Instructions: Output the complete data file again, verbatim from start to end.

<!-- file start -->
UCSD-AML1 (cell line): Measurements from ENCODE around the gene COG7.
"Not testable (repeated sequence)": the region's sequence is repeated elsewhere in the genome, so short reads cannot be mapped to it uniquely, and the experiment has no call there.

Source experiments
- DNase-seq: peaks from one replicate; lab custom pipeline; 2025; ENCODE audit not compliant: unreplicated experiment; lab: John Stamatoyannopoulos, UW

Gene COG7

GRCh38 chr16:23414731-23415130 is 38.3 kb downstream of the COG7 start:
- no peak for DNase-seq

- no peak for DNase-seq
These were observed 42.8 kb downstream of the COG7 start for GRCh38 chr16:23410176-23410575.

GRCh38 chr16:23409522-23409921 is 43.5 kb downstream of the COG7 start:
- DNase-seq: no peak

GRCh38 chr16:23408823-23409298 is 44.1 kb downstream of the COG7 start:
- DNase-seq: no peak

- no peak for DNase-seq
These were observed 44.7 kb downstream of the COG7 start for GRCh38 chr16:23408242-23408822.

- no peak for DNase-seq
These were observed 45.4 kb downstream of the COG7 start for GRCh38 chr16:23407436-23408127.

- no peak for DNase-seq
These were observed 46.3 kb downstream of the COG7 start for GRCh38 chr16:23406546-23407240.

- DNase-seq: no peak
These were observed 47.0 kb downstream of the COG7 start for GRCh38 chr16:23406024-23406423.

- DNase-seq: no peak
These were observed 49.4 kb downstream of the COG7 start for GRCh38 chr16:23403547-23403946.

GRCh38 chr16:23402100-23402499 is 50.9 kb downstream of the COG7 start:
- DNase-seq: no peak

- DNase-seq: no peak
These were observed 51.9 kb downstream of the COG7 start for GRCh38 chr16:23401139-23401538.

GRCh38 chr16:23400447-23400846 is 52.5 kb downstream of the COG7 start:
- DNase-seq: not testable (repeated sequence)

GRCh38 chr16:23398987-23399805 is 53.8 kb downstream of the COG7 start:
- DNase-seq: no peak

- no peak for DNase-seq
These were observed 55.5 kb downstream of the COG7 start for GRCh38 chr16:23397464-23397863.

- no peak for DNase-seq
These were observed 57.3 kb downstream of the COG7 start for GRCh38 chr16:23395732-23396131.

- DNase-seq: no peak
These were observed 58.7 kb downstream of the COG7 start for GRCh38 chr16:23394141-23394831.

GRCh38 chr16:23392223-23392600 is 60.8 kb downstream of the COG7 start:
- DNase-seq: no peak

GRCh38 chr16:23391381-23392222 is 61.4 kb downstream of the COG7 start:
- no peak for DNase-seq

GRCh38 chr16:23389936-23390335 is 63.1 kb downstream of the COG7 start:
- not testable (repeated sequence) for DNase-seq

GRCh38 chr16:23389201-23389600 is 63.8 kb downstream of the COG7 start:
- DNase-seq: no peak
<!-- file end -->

UCSD-AML1 (cell line): Measurements from ENCODE around the gene COG7.
"Not testable (repeated sequence)": the region's sequence is repeated elsewhere in the genome, so short reads cannot be mapped to it uniquely, and the experiment has no call there.

Source experiments
- DNase-seq: peaks from one replicate; lab custom pipeline; 2025; ENCODE audit not compliant: unreplicated experiment; lab: John Stamatoyannopoulos, UW

Gene COG7

GRCh38 chr16:23414731-23415130 is 38.3 kb downstream of the COG7 start:
- no peak for DNase-seq

- no peak for DNase-seq
These were observed 42.8 kb downstream of the COG7 start for GRCh38 chr16:23410176-23410575.

GRCh38 chr16:23409522-23409921 is 43.5 kb downstream of the COG7 start:
- DNase-seq: no peak

GRCh38 chr16:23408823-23409298 is 44.1 kb downstream of the COG7 start:
- DNase-seq: no peak

- no peak for DNase-seq
These were observed 44.7 kb downstream of the COG7 start for GRCh38 chr16:23408242-23408822.

- no peak for DNase-seq
These were observed 45.4 kb downstream of the COG7 start for GRCh38 chr16:23407436-23408127.

- no peak for DNase-seq
These were observed 46.3 kb downstream of the COG7 start for GRCh38 chr16:23406546-23407240.

- DNase-seq: no peak
These were observed 47.0 kb downstream of the COG7 start for GRCh38 chr16:23406024-23406423.

- DNase-seq: no peak
These were observed 49.4 kb downstream of the COG7 start for GRCh38 chr16:23403547-23403946.

GRCh38 chr16:23402100-23402499 is 50.9 kb downstream of the COG7 start:
- DNase-seq: no peak

- DNase-seq: no peak
These were observed 51.9 kb downstream of the COG7 start for GRCh38 chr16:23401139-23401538.

GRCh38 chr16:23400447-23400846 is 52.5 kb downstream of the COG7 start:
- DNase-seq: not testable (repeated sequence)

GRCh38 chr16:23398987-23399805 is 53.8 kb downstream of the COG7 start:
- DNase-seq: no peak

- no peak for DNase-seq
These were observed 55.5 kb downstream of the COG7 start for GRCh38 chr16:23397464-23397863.

- no peak for DNase-seq
These were observed 57.3 kb downstream of the COG7 start for GRCh38 chr16:23395732-23396131.

- DNase-seq: no peak
These were observed 58.7 kb downstream of the COG7 start for GRCh38 chr16:23394141-23394831.

GRCh38 chr16:23392223-23392600 is 60.8 kb downstream of the COG7 start:
- DNase-seq: no peak

GRCh38 chr16:23391381-23392222 is 61.4 kb downstream of the COG7 start:
- no peak for DNase-seq

GRCh38 chr16:23389936-23390335 is 63.1 kb downstream of the COG7 start:
- not testable (repeated sequence) for DNase-seq

GRCh38 chr16:23389201-23389600 is 63.8 kb downstream of the COG7 start:
- DNase-seq: no peak